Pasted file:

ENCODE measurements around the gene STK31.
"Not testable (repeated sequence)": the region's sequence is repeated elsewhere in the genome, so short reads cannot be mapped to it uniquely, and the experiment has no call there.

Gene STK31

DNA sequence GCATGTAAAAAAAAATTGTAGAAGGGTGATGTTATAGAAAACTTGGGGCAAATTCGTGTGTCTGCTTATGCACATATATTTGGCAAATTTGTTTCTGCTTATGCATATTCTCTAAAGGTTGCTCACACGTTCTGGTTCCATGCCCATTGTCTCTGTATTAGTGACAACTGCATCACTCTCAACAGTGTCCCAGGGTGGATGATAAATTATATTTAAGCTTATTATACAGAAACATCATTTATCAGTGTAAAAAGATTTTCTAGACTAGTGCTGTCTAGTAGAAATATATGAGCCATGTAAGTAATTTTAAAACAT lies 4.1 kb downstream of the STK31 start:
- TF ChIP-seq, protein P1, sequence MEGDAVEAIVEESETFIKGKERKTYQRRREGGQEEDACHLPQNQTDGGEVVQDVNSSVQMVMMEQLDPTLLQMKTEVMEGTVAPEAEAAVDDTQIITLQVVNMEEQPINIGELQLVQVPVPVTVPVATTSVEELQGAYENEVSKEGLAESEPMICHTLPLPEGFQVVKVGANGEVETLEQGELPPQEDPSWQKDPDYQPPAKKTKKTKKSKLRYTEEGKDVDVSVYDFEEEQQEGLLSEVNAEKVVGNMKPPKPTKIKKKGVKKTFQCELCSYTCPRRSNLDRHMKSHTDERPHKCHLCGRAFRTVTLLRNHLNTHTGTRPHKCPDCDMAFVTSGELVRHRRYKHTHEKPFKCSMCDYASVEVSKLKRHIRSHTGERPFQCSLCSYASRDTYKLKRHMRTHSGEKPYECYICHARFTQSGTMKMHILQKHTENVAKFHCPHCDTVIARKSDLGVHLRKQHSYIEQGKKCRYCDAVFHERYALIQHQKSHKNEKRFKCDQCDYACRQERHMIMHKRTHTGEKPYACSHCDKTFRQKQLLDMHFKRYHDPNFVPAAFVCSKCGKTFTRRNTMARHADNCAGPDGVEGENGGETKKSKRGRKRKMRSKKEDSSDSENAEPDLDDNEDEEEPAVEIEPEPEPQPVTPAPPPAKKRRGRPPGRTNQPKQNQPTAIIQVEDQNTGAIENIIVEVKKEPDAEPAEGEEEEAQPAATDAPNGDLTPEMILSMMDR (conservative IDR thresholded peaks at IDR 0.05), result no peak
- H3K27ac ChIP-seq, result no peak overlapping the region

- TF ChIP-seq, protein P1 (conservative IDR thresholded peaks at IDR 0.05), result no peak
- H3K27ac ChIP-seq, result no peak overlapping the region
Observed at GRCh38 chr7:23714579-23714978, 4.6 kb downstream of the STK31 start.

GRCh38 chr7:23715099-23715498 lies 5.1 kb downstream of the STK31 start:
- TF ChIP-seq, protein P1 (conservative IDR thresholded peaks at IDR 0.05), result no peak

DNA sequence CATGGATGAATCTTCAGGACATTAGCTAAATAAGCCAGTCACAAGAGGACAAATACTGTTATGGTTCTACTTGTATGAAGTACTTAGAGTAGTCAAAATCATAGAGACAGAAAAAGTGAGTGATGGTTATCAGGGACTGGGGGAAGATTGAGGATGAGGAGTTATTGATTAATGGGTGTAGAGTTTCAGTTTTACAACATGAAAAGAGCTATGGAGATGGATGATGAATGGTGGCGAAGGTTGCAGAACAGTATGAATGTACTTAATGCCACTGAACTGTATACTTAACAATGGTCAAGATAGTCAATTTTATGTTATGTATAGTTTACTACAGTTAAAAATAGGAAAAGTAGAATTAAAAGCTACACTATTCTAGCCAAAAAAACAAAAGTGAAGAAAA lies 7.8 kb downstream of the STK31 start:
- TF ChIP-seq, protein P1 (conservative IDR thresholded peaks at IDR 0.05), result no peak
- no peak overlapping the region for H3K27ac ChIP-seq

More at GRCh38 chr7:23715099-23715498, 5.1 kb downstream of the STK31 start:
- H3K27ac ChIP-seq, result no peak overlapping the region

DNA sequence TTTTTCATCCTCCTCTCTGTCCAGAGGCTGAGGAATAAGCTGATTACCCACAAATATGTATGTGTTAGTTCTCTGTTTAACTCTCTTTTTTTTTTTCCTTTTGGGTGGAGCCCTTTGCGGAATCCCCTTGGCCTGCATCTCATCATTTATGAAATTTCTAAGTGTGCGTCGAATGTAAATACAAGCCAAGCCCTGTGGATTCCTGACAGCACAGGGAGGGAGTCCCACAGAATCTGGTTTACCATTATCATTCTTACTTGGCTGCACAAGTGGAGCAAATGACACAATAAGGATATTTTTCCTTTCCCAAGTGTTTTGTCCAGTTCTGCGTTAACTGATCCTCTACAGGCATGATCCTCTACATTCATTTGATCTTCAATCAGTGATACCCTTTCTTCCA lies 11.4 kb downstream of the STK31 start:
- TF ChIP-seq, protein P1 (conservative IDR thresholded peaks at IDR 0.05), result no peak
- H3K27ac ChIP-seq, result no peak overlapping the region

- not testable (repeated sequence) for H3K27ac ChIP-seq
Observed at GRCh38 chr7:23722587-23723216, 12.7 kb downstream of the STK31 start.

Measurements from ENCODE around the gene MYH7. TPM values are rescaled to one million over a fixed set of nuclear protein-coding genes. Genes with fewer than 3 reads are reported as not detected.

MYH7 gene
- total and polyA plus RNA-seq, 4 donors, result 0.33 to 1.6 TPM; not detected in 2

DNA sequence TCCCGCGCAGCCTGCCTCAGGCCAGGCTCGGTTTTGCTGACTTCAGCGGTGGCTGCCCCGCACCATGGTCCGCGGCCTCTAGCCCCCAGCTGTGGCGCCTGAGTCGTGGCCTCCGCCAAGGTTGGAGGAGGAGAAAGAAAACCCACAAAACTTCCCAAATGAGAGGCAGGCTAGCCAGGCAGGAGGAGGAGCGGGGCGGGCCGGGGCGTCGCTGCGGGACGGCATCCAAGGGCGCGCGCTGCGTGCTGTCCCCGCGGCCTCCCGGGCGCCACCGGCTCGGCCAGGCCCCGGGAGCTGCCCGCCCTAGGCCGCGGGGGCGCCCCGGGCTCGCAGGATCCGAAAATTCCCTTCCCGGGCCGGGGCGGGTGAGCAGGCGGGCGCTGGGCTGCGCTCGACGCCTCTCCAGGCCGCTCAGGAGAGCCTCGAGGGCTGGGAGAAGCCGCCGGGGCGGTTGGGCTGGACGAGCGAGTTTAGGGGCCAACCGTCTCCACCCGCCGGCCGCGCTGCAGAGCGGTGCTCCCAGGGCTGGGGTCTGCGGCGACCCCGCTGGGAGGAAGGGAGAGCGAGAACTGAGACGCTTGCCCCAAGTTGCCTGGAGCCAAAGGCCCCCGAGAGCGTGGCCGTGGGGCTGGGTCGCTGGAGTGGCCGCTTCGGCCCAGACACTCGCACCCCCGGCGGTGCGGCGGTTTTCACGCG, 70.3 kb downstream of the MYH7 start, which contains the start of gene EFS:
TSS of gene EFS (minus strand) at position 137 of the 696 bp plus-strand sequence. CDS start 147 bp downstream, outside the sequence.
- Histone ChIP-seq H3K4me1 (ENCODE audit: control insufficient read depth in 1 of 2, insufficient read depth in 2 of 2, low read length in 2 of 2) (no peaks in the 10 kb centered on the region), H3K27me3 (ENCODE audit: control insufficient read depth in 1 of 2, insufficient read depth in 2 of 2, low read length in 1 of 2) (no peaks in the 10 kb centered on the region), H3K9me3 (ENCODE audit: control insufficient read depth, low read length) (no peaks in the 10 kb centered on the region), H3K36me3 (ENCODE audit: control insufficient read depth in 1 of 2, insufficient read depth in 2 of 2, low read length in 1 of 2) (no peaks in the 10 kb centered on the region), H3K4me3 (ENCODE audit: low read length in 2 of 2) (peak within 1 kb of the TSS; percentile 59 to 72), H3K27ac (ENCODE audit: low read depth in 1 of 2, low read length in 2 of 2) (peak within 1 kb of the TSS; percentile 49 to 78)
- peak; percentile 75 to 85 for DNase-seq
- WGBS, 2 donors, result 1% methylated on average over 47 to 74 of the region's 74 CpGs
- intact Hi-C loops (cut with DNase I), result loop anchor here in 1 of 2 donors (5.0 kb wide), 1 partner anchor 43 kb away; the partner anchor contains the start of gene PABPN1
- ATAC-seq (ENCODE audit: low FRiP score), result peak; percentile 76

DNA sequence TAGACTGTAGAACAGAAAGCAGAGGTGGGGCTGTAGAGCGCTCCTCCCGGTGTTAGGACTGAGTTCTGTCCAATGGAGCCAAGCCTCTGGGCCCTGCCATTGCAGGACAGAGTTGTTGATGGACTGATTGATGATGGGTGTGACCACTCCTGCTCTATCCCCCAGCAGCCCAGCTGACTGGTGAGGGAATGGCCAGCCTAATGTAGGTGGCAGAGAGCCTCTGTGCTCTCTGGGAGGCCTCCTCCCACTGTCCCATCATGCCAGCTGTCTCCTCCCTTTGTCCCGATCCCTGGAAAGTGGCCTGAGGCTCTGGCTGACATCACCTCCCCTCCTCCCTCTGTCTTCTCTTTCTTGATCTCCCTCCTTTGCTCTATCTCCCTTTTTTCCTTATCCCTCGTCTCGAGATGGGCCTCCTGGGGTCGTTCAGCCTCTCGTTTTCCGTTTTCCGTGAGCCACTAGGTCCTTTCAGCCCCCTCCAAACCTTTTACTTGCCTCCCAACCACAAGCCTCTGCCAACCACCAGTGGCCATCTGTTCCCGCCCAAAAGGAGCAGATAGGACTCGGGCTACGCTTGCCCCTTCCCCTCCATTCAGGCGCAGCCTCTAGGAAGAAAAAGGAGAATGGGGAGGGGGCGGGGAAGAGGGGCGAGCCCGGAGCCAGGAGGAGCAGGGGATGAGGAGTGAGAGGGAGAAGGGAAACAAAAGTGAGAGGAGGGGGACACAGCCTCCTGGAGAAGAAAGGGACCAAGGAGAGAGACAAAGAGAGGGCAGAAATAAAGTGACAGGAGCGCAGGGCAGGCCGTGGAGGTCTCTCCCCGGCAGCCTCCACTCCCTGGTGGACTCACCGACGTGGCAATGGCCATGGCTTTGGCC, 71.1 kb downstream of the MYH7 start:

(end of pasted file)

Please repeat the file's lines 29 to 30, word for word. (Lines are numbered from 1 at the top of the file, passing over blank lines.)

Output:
- WGBS, 2 donors, result 1% methylated on average over 47 to 74 of the region's 74 CpGs
- intact Hi-C loops (cut with DNase I), result loop anchor here in 1 of 2 donors (5.0 kb wide), 1 partner anchor 43 kb away; the partner anchor contains the start of gene PABPN1